The National Hispanic Leadership Agenda is composed of 45 of the leading national and regional Latino civil rights and public policy organizations and other elected officials, and prominent Latinos Americans. NHLA coalition members represent the diversity of the Latino community – Mexican Americans, Puerto Ricans, Cubans, and other Latino Americans. NHLA’s mission calls for unity among Latinos around the country to provide the Latino community with greater visibility and a clearer, stronger influence in our country’s affairs. NHLA brings together Latino leaders to establish policy priorities that address, and raise public awareness of, the major issues affecting the Latino community and the nation as a whole. For more information, please visit: www.nationalhispanicleadership.org.
NHLA MEMBER ORGANIZATIONS:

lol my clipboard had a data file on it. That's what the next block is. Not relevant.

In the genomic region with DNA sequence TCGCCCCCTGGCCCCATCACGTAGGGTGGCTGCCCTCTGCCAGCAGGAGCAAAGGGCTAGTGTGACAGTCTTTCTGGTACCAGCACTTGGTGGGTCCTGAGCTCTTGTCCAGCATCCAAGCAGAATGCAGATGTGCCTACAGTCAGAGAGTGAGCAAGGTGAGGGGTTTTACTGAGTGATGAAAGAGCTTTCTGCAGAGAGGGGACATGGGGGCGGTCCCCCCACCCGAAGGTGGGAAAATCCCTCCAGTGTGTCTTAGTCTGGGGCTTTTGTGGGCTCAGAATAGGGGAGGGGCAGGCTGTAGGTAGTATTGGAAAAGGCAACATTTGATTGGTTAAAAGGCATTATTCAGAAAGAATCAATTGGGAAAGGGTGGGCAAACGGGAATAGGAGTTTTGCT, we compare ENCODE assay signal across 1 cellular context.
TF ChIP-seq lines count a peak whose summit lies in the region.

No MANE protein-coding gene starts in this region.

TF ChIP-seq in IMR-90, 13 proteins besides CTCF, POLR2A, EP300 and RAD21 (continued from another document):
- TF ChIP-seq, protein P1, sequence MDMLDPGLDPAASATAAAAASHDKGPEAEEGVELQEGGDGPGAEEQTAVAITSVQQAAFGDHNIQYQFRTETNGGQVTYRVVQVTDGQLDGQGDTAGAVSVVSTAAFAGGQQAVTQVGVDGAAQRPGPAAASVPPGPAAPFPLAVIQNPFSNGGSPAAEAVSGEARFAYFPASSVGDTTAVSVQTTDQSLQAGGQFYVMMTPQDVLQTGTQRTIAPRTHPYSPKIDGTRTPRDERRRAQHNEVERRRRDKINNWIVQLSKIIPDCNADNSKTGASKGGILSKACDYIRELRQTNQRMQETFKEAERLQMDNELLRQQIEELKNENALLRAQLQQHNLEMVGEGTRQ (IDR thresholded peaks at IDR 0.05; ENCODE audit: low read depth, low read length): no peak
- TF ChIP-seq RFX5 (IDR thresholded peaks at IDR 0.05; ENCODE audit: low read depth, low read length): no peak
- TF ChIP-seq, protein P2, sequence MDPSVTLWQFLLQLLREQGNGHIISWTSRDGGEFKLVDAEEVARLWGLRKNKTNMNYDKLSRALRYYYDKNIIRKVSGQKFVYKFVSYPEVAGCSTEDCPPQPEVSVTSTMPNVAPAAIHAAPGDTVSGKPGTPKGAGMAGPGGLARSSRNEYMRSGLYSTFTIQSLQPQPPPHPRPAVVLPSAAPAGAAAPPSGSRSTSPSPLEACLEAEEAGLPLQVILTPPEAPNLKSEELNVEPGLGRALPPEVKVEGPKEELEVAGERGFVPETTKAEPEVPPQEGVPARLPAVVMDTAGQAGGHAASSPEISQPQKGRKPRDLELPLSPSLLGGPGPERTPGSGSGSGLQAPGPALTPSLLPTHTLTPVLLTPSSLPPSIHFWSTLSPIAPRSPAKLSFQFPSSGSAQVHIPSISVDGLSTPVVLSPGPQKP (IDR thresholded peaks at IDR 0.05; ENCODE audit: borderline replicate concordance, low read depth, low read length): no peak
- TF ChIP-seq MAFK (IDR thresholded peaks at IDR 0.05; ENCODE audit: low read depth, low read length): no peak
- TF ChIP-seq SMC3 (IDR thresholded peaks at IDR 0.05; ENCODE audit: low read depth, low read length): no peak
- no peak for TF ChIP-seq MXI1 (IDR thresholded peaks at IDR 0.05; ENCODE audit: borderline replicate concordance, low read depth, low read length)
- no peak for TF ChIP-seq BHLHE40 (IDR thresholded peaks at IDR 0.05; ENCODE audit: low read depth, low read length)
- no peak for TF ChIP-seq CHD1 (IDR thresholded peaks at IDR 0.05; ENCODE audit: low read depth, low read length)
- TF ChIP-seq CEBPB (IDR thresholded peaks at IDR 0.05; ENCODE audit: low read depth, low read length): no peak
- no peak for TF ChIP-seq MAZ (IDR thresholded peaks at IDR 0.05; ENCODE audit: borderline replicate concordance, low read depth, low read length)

Alianza Americas | American G.I. Forum | ASPIRA Association | Avance Inc. | Casa de Esperanza: National Latin@ Network | Congressional Hispanic Caucus Institute | Farmworker Justice | GreenLatinos | Hispanic Association of Colleges & Universities | Hispanic Federation |Hispanics in Philanthropy | Hispanic National Bar Association | Inter-University Program for Latino Research | Labor Council for Latin American Advancement | LatinoJustice PRLDEF | League of United Latin American Citizens | MANA, A National Latina Organization | Mexican American Legal Defense and Educational Fund | Mi Familia Vota | National Association of Latino Arts and Cultures | National Association of Hispanic Federal Executives | National Association of Hispanic Publications | National Day Laborer Organizing Network | NALEO Educational Fund | National Association of Latino Independent Producers | National Conference of Puerto Rican Women, Inc. | National Hispanic Caucus of State Legislators | National Hispanic Council on Aging | National Hispanic Environmental Council | National Hispanic Foundation for the Arts | National Hispanic Media Coalition | National Hispanic Medical Association | National Institute for Latino Policy | National Latina/o Psychological Association | National Latina Institute for Reproductive Health | Presente.org | SER Jobs for Progress National | Southwest Voter Registration Education Project | UnidosUS | United States Hispanic Chamber of Commerce | United States Hispanic Leadership Institute | United States-Mexico Chamber of